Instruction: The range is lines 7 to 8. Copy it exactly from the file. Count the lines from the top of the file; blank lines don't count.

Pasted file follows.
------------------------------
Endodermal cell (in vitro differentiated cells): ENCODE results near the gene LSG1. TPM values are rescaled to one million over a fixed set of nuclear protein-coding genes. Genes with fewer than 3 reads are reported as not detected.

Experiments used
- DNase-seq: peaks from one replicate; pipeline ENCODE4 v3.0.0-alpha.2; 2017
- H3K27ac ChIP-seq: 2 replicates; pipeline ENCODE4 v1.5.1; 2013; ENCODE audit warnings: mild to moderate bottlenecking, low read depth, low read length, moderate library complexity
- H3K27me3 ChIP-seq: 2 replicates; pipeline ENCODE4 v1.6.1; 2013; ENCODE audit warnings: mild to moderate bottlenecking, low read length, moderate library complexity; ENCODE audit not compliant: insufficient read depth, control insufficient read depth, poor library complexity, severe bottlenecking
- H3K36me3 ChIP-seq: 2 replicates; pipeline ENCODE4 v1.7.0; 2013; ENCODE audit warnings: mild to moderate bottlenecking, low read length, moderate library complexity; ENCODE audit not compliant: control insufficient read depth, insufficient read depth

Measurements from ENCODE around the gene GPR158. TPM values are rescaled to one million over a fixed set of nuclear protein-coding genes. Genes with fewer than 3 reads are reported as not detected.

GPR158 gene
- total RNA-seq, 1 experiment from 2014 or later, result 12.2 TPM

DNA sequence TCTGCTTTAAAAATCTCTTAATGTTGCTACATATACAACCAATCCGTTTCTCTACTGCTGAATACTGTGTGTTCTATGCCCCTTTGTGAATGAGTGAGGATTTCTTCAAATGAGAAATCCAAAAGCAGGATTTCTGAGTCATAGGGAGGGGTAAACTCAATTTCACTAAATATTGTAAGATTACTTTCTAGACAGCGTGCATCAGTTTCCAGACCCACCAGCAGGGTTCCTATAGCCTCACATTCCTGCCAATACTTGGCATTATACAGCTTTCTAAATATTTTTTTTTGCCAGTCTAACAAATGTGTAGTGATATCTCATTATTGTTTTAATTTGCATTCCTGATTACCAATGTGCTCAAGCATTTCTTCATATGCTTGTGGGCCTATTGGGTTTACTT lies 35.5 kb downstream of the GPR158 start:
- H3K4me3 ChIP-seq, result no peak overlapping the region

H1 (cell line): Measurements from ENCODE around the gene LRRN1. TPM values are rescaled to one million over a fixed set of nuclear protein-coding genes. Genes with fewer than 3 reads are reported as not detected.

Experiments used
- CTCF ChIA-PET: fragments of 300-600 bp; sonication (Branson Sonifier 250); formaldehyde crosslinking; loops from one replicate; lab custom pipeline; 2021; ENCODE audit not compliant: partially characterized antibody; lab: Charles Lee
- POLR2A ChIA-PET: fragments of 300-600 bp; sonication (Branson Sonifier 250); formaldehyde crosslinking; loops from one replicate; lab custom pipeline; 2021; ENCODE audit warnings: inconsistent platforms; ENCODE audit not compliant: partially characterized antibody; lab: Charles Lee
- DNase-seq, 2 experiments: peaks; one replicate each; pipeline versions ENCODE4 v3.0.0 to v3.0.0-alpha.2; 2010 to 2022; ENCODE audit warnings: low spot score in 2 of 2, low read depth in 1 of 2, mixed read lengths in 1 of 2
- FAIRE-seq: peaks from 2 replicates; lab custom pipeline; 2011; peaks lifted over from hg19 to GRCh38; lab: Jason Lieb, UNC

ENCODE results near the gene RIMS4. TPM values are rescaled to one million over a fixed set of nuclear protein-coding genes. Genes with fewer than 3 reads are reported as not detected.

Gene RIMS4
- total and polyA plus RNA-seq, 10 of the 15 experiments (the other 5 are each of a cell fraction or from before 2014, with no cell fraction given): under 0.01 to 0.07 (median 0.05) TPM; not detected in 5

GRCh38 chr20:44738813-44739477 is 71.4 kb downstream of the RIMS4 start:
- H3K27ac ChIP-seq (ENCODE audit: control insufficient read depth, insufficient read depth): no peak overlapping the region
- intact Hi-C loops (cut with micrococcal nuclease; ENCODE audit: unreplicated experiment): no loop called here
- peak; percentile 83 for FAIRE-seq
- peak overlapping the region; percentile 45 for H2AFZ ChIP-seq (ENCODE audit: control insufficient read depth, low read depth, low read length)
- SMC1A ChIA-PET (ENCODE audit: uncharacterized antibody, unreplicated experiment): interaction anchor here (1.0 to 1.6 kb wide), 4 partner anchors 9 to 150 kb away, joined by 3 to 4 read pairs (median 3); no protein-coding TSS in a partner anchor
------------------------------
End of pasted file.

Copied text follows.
Measurements from ENCODE around the gene GPR158. TPM values are rescaled to one million over a fixed set of nuclear protein-coding genes. Genes with fewer than 3 reads are reported as not detected.

GPR158 gene